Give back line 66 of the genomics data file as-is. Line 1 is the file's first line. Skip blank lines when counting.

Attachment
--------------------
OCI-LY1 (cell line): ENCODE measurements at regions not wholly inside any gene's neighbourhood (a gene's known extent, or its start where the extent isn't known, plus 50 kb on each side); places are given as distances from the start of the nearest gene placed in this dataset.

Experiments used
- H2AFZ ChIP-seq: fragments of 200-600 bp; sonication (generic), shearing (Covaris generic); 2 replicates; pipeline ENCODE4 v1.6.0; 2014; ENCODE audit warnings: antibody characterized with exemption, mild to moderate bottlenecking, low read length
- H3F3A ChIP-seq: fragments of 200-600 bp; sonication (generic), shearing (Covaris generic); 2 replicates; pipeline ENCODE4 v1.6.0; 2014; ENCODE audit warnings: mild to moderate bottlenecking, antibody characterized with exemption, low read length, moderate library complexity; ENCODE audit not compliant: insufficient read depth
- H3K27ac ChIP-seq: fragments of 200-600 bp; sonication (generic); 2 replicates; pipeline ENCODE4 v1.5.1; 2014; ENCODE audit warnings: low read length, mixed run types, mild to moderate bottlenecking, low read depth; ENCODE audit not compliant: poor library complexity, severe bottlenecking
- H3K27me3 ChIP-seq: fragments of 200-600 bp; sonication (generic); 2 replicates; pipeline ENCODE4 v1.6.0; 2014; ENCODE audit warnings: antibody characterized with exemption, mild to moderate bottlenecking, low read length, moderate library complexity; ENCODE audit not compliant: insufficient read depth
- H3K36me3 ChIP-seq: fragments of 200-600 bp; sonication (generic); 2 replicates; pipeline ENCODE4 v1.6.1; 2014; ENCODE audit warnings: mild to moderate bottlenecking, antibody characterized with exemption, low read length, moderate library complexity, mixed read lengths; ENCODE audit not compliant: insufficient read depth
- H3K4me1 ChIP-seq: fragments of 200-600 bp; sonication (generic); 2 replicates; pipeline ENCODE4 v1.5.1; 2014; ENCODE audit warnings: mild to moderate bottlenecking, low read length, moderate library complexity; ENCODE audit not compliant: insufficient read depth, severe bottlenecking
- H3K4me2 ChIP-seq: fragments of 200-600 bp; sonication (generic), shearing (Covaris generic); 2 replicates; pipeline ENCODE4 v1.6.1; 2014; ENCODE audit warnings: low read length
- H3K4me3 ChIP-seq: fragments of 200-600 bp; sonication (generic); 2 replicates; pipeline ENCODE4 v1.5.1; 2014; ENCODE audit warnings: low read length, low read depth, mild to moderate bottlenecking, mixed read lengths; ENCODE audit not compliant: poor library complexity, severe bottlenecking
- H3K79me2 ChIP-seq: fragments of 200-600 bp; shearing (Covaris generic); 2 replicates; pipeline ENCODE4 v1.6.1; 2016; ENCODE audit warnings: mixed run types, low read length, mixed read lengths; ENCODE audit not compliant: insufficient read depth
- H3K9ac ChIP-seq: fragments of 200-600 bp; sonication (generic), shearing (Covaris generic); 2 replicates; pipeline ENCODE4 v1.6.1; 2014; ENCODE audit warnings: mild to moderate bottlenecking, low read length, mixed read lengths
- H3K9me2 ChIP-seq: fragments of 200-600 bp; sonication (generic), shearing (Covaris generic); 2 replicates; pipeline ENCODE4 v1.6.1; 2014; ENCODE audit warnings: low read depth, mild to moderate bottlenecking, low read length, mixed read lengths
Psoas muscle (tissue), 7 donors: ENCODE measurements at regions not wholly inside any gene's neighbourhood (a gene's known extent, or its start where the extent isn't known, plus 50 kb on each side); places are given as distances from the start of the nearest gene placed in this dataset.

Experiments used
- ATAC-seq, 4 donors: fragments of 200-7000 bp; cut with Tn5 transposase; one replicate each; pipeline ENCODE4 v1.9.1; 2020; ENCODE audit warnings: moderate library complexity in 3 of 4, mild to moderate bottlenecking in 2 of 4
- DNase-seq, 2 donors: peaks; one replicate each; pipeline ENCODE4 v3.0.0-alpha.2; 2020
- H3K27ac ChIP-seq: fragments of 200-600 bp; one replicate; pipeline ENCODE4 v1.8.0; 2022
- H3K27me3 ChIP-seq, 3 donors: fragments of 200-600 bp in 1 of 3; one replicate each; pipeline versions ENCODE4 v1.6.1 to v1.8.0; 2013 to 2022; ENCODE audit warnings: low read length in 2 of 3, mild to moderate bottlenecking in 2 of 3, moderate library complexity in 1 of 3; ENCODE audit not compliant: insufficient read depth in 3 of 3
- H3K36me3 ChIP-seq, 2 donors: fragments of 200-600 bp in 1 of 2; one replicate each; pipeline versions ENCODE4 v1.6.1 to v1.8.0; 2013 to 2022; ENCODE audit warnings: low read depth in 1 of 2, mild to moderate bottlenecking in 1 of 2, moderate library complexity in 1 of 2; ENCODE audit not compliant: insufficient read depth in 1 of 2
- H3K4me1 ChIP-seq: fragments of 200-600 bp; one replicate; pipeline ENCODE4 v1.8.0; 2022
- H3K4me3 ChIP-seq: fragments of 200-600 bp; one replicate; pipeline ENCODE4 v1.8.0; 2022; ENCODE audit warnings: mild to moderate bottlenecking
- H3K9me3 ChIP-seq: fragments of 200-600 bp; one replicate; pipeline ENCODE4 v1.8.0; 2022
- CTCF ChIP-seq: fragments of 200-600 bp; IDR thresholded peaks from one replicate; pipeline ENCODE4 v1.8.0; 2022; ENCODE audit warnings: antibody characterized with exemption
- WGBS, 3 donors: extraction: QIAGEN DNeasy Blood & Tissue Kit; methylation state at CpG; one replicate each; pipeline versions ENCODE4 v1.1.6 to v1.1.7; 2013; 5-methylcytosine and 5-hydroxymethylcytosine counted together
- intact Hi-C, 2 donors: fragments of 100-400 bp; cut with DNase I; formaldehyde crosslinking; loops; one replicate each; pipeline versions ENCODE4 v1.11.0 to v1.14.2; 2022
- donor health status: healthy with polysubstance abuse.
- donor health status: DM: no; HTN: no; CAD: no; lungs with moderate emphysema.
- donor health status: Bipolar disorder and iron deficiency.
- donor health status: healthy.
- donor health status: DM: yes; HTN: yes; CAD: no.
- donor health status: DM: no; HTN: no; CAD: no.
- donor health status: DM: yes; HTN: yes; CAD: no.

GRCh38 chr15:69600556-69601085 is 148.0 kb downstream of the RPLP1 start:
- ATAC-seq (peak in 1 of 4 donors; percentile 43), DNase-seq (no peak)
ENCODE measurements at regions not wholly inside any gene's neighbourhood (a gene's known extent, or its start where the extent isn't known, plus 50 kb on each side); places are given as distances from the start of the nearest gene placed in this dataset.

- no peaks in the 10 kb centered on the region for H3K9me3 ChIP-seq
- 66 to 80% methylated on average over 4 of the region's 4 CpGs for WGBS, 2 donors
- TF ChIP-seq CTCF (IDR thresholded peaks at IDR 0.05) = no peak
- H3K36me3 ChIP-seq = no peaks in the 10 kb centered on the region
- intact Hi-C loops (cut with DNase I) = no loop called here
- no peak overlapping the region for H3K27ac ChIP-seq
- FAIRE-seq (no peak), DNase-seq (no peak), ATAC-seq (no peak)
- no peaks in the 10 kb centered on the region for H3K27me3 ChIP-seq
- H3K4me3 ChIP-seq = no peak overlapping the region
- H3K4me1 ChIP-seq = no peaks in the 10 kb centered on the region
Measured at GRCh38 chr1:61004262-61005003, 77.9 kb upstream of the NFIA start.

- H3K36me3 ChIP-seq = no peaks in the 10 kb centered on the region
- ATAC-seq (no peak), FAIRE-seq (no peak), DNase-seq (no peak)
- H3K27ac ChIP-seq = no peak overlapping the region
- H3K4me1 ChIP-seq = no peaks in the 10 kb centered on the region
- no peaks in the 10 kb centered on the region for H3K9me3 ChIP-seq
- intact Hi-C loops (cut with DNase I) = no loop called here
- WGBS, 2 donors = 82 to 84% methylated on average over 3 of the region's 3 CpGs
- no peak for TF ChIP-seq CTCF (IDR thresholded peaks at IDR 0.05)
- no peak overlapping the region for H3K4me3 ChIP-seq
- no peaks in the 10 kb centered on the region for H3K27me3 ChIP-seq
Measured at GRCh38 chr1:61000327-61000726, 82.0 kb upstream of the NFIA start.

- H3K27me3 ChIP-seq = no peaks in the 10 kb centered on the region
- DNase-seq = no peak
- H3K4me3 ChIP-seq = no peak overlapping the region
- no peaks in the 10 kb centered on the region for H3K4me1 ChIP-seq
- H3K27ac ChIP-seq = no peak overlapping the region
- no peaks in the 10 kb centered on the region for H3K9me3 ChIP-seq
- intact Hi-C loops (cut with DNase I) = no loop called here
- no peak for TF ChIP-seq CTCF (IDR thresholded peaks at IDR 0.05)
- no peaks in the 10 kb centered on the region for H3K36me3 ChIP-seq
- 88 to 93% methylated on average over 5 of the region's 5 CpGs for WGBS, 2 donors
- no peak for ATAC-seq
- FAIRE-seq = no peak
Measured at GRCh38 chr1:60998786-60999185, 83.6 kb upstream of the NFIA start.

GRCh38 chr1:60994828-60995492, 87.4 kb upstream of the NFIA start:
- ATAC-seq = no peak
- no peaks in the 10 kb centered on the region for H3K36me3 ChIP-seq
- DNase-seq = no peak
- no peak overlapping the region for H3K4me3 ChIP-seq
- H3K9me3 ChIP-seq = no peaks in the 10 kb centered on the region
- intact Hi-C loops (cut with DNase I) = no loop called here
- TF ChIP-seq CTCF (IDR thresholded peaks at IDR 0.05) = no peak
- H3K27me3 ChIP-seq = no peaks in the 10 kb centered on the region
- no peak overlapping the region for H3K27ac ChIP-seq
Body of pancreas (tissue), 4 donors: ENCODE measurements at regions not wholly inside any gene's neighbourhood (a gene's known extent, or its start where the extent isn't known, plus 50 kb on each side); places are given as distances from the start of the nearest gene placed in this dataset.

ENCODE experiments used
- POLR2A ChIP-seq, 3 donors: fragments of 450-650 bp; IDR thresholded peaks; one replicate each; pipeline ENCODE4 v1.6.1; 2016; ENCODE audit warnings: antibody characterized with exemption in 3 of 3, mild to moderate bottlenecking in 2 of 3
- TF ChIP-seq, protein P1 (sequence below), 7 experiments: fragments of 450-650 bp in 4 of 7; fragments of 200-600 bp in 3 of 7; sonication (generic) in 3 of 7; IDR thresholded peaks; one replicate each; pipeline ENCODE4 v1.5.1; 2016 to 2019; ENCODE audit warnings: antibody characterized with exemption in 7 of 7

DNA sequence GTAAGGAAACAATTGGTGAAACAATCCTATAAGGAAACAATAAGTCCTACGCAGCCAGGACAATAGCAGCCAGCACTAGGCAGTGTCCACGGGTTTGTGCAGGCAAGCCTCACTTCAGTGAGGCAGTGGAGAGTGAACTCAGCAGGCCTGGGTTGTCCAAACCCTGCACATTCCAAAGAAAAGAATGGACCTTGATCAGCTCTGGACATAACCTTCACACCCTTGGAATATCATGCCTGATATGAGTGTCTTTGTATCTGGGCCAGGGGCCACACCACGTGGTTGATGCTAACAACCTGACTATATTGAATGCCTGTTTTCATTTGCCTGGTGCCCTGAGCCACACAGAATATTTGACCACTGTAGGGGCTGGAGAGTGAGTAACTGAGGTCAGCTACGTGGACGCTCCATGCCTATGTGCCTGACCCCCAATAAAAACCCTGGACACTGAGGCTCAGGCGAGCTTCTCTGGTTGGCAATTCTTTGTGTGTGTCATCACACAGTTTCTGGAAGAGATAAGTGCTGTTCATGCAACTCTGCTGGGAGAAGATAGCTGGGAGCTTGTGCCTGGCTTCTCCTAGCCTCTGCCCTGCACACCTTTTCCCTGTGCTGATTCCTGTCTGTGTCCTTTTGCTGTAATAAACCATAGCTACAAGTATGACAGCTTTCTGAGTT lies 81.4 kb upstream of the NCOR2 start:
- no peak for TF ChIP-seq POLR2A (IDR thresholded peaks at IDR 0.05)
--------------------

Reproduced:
- no peak for TF ChIP-seq CTCF (IDR thresholded peaks at IDR 0.05)